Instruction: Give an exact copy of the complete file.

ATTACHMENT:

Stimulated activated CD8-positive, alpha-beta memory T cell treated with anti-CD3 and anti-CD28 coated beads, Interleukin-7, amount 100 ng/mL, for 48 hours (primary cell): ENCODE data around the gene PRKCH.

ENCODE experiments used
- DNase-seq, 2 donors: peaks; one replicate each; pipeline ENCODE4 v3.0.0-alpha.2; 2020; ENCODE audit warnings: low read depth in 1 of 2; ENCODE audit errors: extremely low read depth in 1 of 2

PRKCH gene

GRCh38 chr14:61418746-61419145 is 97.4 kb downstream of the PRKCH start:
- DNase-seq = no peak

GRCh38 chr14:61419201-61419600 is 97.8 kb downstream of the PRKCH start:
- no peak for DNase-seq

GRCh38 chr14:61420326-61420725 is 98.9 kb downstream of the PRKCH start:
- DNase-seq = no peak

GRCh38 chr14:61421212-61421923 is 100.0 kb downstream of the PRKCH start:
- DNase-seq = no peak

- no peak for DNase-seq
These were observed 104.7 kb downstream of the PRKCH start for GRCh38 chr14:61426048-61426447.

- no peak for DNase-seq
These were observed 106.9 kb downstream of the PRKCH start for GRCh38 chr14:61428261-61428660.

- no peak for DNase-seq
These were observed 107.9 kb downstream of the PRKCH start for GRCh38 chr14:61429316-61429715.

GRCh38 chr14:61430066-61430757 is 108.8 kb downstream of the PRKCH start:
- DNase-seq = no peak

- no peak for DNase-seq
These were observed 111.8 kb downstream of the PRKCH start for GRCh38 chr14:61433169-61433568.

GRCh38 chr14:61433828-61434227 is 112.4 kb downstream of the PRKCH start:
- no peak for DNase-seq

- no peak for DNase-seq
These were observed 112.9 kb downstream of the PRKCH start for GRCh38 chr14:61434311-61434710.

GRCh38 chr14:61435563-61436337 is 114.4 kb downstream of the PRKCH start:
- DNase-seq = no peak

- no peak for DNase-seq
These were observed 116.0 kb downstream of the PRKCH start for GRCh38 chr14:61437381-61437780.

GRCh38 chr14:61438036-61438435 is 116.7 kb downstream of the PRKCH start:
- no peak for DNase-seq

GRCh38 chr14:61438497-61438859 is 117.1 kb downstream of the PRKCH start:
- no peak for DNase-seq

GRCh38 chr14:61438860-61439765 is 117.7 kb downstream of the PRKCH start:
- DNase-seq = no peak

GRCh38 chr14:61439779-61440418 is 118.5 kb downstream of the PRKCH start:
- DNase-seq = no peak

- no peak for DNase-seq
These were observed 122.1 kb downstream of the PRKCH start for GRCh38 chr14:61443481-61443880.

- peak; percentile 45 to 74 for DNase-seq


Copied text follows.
Stimulated activated CD8-positive, alpha-beta memory T cell treated with anti-CD3 and anti-CD28 coated beads, Interleukin-7, amount 100 ng/mL, for 48 hours (primary cell): ENCODE data around the gene PRKCH.

ENCODE experiments used
- DNase-seq, 2 donors: peaks; one replicate each; pipeline ENCODE4 v3.0.0-alpha.2; 2020; ENCODE audit warnings: low read depth in 1 of 2; ENCODE audit errors: extremely low read depth in 1 of 2

PRKCH gene

GRCh38 chr14:61418746-61419145 is 97.4 kb downstream of the PRKCH start:
- DNase-seq = no peak

GRCh38 chr14:61419201-61419600 is 97.8 kb downstream of the PRKCH start:
- no peak for DNase-seq

GRCh38 chr14:61420326-61420725 is 98.9 kb downstream of the PRKCH start:
- DNase-seq = no peak

GRCh38 chr14:61421212-61421923 is 100.0 kb downstream of the PRKCH start:
- DNase-seq = no peak

- no peak for DNase-seq
These were observed 104.7 kb downstream of the PRKCH start for GRCh38 chr14:61426048-61426447.

- no peak for DNase-seq
These were observed 106.9 kb downstream of the PRKCH start for GRCh38 chr14:61428261-61428660.

- no peak for DNase-seq
These were observed 107.9 kb downstream of the PRKCH start for GRCh38 chr14:61429316-61429715.

GRCh38 chr14:61430066-61430757 is 108.8 kb downstream of the PRKCH start:
- DNase-seq = no peak

- no peak for DNase-seq
These were observed 111.8 kb downstream of the PRKCH start for GRCh38 chr14:61433169-61433568.

GRCh38 chr14:61433828-61434227 is 112.4 kb downstream of the PRKCH start:
- no peak for DNase-seq

- no peak for DNase-seq
These were observed 112.9 kb downstream of the PRKCH start for GRCh38 chr14:61434311-61434710.

GRCh38 chr14:61435563-61436337 is 114.4 kb downstream of the PRKCH start:
- DNase-seq = no peak

- no peak for DNase-seq
These were observed 116.0 kb downstream of the PRKCH start for GRCh38 chr14:61437381-61437780.

GRCh38 chr14:61438036-61438435 is 116.7 kb downstream of the PRKCH start:
- no peak for DNase-seq

GRCh38 chr14:61438497-61438859 is 117.1 kb downstream of the PRKCH start:
- no peak for DNase-seq

GRCh38 chr14:61438860-61439765 is 117.7 kb downstream of the PRKCH start:
- DNase-seq = no peak

GRCh38 chr14:61439779-61440418 is 118.5 kb downstream of the PRKCH start:
- DNase-seq = no peak

- no peak for DNase-seq
These were observed 122.1 kb downstream of the PRKCH start for GRCh38 chr14:61443481-61443880.

- peak; percentile 45 to 74 for DNase-seq